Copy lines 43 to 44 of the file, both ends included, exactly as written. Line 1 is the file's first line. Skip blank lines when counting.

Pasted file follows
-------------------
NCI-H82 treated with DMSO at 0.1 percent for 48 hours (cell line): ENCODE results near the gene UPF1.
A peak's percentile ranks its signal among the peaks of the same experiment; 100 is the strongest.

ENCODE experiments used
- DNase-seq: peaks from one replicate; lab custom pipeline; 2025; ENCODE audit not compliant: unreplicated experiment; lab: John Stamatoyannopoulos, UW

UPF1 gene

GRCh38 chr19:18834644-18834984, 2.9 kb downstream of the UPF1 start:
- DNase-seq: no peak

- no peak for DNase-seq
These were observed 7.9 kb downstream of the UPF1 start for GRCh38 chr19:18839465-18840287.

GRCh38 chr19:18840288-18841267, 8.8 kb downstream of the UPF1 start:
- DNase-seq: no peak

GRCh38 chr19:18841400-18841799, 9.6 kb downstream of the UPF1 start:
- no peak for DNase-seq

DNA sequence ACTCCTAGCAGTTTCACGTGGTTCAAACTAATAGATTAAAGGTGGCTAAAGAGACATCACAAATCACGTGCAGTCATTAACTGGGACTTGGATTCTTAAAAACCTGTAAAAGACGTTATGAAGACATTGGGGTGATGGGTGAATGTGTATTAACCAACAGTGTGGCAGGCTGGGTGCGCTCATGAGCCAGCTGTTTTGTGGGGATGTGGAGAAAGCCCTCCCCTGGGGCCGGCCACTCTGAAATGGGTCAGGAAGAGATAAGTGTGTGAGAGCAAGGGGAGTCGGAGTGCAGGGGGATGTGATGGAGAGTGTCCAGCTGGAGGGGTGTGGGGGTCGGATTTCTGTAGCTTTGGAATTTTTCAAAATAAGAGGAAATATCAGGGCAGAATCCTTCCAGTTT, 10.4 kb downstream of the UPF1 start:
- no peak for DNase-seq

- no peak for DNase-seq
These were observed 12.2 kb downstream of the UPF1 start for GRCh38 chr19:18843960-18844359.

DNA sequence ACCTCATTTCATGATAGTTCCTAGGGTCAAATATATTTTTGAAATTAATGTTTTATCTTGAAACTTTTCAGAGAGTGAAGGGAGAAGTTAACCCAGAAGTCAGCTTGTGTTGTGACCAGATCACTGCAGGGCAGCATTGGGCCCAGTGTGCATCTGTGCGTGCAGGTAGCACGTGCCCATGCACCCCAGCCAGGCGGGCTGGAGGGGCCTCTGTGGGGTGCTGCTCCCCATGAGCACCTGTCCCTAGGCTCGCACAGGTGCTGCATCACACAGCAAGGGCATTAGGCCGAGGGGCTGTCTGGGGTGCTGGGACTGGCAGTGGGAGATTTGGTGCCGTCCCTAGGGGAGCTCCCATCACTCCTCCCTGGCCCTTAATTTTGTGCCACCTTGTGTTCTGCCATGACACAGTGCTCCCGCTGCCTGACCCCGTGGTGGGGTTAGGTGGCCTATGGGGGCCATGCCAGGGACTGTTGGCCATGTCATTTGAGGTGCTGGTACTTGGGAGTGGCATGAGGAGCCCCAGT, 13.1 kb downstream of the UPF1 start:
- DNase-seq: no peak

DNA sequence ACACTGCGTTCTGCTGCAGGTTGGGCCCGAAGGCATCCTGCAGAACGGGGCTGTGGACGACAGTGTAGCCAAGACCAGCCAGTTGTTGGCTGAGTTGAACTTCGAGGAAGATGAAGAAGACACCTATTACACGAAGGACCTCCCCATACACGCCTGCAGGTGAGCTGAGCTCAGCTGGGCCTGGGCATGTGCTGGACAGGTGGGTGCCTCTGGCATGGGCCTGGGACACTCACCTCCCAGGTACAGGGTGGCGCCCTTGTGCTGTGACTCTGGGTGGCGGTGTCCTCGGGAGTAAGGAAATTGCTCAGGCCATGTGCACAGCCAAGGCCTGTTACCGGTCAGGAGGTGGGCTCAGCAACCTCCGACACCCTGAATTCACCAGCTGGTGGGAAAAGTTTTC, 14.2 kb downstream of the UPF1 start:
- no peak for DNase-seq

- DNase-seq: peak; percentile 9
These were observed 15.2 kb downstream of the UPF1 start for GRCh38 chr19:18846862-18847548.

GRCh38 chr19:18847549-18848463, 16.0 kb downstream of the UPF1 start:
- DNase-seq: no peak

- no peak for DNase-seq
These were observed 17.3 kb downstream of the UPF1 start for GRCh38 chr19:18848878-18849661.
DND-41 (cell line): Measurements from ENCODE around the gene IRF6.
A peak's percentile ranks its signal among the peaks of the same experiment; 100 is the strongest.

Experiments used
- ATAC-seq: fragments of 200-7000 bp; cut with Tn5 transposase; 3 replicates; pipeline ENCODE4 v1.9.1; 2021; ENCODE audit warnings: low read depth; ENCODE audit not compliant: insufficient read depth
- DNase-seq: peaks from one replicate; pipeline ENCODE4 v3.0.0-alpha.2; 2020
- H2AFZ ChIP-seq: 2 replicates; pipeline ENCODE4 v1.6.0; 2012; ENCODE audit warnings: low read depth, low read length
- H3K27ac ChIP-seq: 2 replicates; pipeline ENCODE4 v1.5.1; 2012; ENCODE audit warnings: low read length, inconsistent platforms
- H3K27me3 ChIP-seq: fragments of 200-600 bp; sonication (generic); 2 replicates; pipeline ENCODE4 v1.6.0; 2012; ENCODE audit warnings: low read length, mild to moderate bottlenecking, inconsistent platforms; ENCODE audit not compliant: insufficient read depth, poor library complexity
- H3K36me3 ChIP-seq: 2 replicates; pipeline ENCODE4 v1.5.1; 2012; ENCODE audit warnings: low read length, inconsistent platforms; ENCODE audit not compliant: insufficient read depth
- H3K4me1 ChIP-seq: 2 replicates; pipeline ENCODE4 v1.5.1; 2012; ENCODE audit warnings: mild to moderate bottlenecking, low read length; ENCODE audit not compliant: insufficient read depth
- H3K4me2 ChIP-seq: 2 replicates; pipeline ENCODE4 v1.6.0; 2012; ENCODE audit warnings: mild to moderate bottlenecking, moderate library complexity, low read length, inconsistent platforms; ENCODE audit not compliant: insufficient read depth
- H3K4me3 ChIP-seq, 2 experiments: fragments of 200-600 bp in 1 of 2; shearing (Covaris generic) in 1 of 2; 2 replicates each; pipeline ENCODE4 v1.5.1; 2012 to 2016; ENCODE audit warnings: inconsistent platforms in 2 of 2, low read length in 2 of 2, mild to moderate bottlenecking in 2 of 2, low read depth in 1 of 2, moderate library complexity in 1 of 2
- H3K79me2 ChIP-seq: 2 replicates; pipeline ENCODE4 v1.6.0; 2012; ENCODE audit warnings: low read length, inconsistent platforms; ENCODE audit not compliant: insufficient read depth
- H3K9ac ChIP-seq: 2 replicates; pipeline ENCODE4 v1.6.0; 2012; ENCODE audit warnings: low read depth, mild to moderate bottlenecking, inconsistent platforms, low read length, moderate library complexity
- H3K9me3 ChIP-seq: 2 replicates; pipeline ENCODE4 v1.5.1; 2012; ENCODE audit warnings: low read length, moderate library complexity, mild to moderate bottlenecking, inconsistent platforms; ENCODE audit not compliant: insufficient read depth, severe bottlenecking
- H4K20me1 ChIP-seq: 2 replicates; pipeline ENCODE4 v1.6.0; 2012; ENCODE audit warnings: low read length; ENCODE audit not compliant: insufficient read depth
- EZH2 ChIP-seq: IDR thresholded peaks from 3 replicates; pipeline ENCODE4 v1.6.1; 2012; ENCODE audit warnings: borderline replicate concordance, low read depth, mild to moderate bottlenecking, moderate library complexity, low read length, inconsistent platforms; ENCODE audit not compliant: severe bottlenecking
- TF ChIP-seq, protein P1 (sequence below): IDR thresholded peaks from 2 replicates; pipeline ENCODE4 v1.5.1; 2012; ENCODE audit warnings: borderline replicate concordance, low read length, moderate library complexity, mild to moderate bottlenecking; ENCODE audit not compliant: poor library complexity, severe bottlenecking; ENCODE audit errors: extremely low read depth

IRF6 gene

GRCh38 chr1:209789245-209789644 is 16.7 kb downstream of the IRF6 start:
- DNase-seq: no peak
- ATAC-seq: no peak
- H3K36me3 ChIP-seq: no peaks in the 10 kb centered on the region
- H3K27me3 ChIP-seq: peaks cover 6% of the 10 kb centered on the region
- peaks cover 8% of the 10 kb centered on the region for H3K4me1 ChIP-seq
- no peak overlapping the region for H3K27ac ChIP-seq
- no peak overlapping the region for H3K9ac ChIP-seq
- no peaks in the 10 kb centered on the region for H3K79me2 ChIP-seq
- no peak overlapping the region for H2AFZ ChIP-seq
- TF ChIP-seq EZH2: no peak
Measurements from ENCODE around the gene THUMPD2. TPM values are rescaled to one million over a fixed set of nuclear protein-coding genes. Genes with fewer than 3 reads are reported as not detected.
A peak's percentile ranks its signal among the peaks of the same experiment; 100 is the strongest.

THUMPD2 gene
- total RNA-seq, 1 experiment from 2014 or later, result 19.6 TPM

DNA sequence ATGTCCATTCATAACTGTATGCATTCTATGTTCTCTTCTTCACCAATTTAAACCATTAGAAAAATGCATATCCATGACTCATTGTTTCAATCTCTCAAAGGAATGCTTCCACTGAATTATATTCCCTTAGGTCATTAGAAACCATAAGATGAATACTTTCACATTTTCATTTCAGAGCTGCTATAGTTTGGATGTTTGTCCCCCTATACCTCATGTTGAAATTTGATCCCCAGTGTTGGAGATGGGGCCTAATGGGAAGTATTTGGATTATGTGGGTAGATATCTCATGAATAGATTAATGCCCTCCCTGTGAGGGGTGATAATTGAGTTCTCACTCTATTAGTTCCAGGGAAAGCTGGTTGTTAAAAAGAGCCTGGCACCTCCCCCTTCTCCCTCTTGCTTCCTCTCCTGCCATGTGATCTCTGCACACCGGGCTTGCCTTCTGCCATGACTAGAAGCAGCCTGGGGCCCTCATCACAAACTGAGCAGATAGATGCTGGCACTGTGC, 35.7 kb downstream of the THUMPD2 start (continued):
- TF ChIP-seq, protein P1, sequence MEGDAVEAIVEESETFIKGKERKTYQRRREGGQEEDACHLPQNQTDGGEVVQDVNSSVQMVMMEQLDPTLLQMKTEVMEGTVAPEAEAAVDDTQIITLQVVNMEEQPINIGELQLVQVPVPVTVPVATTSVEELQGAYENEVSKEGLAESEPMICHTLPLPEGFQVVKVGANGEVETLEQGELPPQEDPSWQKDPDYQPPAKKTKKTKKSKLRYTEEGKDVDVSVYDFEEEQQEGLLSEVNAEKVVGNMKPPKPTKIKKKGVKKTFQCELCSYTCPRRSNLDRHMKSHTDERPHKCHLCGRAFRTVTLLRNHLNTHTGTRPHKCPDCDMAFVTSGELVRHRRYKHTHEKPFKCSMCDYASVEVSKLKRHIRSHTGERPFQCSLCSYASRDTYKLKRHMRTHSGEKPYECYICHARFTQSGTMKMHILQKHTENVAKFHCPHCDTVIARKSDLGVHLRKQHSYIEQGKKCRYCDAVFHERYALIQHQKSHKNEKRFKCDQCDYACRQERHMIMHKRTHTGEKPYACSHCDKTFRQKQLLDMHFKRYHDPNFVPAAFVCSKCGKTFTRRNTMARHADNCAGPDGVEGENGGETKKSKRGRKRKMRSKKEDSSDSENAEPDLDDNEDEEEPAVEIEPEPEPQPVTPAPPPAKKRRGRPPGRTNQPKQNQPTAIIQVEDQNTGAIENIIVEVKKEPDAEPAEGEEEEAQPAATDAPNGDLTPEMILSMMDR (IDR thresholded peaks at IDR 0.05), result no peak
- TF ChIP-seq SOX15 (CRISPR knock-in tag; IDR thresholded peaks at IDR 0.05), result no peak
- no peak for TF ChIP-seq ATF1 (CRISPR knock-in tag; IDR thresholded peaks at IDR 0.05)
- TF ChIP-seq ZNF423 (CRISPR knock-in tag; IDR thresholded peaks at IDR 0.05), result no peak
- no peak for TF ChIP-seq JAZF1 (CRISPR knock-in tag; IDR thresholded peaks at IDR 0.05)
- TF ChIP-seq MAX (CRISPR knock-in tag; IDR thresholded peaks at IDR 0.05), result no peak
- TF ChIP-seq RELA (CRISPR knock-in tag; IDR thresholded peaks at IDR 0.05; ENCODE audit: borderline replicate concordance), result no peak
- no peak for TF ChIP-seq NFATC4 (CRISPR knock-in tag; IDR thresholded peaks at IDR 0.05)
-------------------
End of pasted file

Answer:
- H4K20me1 ChIP-seq: 2 replicates; pipeline ENCODE4 v1.6.0; 2012; ENCODE audit warnings: low read length; ENCODE audit not compliant: insufficient read depth
- EZH2 ChIP-seq: IDR thresholded peaks from 3 replicates; pipeline ENCODE4 v1.6.1; 2012; ENCODE audit warnings: borderline replicate concordance, low read depth, mild to moderate bottlenecking, moderate library complexity, low read length, inconsistent platforms; ENCODE audit not compliant: severe bottlenecking